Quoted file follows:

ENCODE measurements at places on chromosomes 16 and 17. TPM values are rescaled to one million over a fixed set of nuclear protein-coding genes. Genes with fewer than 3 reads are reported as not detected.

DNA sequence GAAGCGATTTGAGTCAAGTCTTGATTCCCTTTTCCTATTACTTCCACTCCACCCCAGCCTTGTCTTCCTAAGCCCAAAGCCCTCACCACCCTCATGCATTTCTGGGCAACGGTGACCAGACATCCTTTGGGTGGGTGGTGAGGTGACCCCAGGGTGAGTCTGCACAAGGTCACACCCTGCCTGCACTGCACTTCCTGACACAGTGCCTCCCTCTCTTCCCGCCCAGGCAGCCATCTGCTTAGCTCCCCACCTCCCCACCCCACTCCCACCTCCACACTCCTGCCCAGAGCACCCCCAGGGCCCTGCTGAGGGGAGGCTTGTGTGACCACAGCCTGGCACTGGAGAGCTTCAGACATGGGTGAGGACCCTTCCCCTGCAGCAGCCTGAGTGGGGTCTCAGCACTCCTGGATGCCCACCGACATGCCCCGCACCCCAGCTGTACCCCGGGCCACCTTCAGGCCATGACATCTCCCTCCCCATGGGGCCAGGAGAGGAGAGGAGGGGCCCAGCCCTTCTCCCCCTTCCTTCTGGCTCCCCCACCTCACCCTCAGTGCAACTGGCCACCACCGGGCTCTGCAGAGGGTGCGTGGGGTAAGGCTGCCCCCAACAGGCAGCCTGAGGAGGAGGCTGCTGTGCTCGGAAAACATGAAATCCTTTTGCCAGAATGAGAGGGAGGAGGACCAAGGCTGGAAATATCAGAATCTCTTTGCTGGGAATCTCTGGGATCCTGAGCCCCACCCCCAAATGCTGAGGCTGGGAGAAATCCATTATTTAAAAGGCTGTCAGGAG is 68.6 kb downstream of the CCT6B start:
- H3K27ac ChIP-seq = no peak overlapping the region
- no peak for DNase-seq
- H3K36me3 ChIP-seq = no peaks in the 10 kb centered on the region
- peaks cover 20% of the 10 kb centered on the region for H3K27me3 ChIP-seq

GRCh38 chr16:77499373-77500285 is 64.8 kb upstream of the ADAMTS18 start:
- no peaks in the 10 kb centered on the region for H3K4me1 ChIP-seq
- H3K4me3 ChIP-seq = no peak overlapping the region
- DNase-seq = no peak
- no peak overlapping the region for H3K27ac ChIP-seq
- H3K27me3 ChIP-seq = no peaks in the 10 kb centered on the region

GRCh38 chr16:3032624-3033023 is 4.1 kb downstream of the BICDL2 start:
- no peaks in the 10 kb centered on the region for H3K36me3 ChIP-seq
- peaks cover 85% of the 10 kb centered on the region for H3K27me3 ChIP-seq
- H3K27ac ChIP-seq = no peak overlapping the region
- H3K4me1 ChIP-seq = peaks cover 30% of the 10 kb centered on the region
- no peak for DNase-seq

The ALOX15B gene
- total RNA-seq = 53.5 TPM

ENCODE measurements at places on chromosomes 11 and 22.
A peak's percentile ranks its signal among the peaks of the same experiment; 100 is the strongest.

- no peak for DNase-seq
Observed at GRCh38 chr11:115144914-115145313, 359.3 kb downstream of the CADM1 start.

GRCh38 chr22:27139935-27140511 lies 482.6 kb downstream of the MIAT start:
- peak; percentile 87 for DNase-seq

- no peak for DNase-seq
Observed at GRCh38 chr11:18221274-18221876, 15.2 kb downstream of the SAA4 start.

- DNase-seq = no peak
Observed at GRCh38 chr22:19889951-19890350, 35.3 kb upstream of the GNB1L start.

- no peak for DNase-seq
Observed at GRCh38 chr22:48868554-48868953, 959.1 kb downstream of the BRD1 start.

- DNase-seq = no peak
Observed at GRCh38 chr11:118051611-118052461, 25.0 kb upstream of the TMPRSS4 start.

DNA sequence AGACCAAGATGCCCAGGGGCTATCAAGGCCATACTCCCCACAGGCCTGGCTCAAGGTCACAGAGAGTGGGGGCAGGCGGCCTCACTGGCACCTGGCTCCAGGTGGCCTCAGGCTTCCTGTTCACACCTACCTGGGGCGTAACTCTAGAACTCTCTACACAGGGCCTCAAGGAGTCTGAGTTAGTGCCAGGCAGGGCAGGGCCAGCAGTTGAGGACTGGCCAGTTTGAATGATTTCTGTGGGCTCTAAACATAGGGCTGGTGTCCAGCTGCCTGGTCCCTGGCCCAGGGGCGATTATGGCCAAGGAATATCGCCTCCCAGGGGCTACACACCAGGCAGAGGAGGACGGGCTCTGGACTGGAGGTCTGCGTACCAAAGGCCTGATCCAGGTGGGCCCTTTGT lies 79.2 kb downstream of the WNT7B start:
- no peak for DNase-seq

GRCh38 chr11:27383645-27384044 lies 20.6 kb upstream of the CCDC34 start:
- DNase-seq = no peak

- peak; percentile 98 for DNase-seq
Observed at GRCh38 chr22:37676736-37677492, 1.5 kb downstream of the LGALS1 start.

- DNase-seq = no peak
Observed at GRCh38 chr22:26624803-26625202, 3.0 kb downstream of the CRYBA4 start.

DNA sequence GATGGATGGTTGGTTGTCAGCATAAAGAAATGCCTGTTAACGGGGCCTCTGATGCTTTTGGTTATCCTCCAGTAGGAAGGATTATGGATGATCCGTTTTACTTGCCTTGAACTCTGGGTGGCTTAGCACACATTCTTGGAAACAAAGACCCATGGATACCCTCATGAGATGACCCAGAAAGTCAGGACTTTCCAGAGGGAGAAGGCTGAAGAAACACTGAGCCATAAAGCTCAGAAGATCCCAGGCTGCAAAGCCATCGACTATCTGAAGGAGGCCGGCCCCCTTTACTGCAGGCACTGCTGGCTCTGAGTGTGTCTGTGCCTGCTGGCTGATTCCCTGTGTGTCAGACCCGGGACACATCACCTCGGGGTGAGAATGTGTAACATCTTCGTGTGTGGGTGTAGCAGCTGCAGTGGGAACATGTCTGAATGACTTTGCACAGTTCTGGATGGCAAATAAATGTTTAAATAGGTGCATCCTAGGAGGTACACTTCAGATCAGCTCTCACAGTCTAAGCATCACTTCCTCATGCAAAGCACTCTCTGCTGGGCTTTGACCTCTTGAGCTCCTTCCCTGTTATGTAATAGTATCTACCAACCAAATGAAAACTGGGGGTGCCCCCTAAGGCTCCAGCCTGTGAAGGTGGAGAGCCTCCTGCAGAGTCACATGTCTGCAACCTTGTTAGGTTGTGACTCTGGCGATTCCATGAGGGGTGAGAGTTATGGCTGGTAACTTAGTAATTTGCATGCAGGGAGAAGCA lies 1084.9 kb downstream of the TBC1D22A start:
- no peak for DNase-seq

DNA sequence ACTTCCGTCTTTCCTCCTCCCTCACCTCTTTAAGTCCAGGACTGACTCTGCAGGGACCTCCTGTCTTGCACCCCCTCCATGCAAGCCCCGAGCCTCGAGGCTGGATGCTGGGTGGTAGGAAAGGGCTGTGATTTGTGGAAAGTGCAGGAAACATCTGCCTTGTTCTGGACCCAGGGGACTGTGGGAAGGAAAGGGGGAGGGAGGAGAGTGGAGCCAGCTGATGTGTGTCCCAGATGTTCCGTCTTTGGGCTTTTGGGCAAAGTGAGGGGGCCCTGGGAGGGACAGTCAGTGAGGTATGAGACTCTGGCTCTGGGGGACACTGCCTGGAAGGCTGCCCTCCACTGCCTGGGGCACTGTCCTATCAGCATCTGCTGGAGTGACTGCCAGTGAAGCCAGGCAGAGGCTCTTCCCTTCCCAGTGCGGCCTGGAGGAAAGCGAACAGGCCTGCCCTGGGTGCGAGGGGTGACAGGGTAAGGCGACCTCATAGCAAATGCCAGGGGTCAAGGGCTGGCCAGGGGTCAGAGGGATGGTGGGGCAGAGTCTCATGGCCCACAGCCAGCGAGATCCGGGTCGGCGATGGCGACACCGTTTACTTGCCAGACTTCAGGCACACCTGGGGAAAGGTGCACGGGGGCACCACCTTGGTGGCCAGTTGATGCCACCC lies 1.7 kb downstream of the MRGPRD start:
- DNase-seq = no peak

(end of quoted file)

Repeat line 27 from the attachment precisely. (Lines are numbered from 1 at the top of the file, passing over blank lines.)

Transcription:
- no peak for DNase-seq